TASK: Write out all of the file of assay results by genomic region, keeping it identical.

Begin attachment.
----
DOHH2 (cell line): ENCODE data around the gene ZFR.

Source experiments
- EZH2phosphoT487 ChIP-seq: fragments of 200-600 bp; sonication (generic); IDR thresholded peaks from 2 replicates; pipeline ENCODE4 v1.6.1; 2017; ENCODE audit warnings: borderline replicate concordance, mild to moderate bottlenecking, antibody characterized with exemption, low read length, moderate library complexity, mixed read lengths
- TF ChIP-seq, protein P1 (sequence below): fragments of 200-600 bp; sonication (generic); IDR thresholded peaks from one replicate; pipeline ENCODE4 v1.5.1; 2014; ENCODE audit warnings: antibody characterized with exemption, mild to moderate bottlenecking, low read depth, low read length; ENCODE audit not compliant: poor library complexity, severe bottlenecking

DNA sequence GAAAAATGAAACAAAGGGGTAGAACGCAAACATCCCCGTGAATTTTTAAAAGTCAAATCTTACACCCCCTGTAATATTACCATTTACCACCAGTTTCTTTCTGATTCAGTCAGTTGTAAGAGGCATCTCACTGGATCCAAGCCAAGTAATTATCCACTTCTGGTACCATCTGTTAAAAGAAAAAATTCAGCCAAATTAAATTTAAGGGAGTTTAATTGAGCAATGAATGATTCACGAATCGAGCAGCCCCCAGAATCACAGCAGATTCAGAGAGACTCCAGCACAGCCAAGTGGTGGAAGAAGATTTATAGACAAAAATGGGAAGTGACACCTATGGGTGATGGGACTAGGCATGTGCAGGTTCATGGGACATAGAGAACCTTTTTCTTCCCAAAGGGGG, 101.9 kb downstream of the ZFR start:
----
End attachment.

DOHH2 (cell line): ENCODE data around the gene ZFR.

Source experiments
- EZH2phosphoT487 ChIP-seq: fragments of 200-600 bp; sonication (generic); IDR thresholded peaks from 2 replicates; pipeline ENCODE4 v1.6.1; 2017; ENCODE audit warnings: borderline replicate concordance, mild to moderate bottlenecking, antibody characterized with exemption, low read length, moderate library complexity, mixed read lengths
- TF ChIP-seq, protein P1 (sequence below): fragments of 200-600 bp; sonication (generic); IDR thresholded peaks from one replicate; pipeline ENCODE4 v1.5.1; 2014; ENCODE audit warnings: antibody characterized with exemption, mild to moderate bottlenecking, low read depth, low read length; ENCODE audit not compliant: poor library complexity, severe bottlenecking

DNA sequence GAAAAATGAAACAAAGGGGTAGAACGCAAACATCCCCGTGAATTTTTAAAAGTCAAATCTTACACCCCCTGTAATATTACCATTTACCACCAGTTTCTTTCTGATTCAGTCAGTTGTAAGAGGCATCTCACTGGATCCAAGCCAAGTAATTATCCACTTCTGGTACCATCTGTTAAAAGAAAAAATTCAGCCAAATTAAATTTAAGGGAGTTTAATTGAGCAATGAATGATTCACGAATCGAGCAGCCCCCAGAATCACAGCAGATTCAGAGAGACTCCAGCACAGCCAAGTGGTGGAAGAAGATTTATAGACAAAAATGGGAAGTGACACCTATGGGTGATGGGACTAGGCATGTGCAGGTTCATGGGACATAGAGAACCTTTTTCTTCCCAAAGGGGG, 101.9 kb downstream of the ZFR start: